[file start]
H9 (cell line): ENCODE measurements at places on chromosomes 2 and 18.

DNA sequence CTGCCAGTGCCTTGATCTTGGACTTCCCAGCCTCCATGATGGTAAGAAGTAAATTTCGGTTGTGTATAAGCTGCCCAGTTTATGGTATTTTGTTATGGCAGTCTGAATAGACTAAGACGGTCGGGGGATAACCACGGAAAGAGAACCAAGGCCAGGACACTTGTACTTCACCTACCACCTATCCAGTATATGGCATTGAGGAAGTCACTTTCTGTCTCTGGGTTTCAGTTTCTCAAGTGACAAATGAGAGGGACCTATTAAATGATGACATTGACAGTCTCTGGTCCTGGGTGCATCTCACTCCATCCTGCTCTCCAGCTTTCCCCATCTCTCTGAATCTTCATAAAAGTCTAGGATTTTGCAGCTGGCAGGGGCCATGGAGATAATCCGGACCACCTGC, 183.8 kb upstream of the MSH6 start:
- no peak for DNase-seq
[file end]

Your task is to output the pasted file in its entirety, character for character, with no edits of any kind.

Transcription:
H9 (cell line): ENCODE measurements at places on chromosomes 2 and 18.

DNA sequence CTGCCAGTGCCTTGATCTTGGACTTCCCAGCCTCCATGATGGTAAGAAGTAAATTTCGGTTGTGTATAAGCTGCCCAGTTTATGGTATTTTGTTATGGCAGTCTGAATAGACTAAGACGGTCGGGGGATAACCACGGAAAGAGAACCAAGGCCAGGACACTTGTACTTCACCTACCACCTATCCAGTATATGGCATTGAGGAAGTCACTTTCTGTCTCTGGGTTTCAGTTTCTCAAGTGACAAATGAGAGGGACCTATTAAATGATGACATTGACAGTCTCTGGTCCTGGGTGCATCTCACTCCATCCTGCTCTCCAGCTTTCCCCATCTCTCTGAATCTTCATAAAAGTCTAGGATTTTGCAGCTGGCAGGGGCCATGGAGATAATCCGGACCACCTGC, 183.8 kb upstream of the MSH6 start:
- no peak for DNase-seq